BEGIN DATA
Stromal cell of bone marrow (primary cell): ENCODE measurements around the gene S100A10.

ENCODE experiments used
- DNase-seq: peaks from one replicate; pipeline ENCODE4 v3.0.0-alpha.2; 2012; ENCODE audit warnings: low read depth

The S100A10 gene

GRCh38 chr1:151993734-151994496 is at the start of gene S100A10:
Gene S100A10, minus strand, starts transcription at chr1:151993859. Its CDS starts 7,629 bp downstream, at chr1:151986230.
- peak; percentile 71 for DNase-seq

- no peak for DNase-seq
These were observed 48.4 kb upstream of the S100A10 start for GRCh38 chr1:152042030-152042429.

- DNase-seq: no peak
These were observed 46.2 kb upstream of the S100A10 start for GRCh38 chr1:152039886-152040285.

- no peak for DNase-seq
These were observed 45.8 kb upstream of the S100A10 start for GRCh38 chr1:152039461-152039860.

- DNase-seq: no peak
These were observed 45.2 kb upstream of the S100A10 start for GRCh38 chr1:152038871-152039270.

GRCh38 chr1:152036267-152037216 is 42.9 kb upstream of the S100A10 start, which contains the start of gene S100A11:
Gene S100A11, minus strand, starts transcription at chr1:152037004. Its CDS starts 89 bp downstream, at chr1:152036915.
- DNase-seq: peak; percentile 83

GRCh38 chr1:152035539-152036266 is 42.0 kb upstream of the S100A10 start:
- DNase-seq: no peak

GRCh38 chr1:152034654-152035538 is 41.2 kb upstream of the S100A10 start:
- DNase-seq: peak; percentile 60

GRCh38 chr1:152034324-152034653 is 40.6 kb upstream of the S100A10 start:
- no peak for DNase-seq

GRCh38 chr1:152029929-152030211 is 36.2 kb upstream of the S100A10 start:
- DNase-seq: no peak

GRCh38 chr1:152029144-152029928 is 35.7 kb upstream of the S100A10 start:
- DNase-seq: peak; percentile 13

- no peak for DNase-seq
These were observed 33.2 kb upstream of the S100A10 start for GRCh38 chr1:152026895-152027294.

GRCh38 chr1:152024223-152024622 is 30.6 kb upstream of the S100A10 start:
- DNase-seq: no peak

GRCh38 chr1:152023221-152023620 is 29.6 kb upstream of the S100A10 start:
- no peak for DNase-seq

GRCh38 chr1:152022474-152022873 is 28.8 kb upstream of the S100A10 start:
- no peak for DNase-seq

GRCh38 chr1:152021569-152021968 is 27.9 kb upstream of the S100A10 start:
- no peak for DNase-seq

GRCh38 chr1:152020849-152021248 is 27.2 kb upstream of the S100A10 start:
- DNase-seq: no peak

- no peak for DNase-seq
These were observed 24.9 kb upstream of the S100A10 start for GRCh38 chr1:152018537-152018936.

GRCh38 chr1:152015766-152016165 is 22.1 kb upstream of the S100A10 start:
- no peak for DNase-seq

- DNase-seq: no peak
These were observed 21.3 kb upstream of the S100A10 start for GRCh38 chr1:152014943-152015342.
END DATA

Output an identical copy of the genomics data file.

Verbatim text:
Stromal cell of bone marrow (primary cell): ENCODE measurements around the gene S100A10.

ENCODE experiments used
- DNase-seq: peaks from one replicate; pipeline ENCODE4 v3.0.0-alpha.2; 2012; ENCODE audit warnings: low read depth

The S100A10 gene

GRCh38 chr1:151993734-151994496 is at the start of gene S100A10:
Gene S100A10, minus strand, starts transcription at chr1:151993859. Its CDS starts 7,629 bp downstream, at chr1:151986230.
- peak; percentile 71 for DNase-seq

- no peak for DNase-seq
These were observed 48.4 kb upstream of the S100A10 start for GRCh38 chr1:152042030-152042429.

- DNase-seq: no peak
These were observed 46.2 kb upstream of the S100A10 start for GRCh38 chr1:152039886-152040285.

- no peak for DNase-seq
These were observed 45.8 kb upstream of the S100A10 start for GRCh38 chr1:152039461-152039860.

- DNase-seq: no peak
These were observed 45.2 kb upstream of the S100A10 start for GRCh38 chr1:152038871-152039270.

GRCh38 chr1:152036267-152037216 is 42.9 kb upstream of the S100A10 start, which contains the start of gene S100A11:
Gene S100A11, minus strand, starts transcription at chr1:152037004. Its CDS starts 89 bp downstream, at chr1:152036915.
- DNase-seq: peak; percentile 83

GRCh38 chr1:152035539-152036266 is 42.0 kb upstream of the S100A10 start:
- DNase-seq: no peak

GRCh38 chr1:152034654-152035538 is 41.2 kb upstream of the S100A10 start:
- DNase-seq: peak; percentile 60

GRCh38 chr1:152034324-152034653 is 40.6 kb upstream of the S100A10 start:
- no peak for DNase-seq

GRCh38 chr1:152029929-152030211 is 36.2 kb upstream of the S100A10 start:
- DNase-seq: no peak

GRCh38 chr1:152029144-152029928 is 35.7 kb upstream of the S100A10 start:
- DNase-seq: peak; percentile 13

- no peak for DNase-seq
These were observed 33.2 kb upstream of the S100A10 start for GRCh38 chr1:152026895-152027294.

GRCh38 chr1:152024223-152024622 is 30.6 kb upstream of the S100A10 start:
- DNase-seq: no peak

GRCh38 chr1:152023221-152023620 is 29.6 kb upstream of the S100A10 start:
- no peak for DNase-seq

GRCh38 chr1:152022474-152022873 is 28.8 kb upstream of the S100A10 start:
- no peak for DNase-seq

GRCh38 chr1:152021569-152021968 is 27.9 kb upstream of the S100A10 start:
- no peak for DNase-seq

GRCh38 chr1:152020849-152021248 is 27.2 kb upstream of the S100A10 start:
- DNase-seq: no peak

- no peak for DNase-seq
These were observed 24.9 kb upstream of the S100A10 start for GRCh38 chr1:152018537-152018936.

GRCh38 chr1:152015766-152016165 is 22.1 kb upstream of the S100A10 start:
- no peak for DNase-seq

- DNase-seq: no peak
These were observed 21.3 kb upstream of the S100A10 start for GRCh38 chr1:152014943-152015342.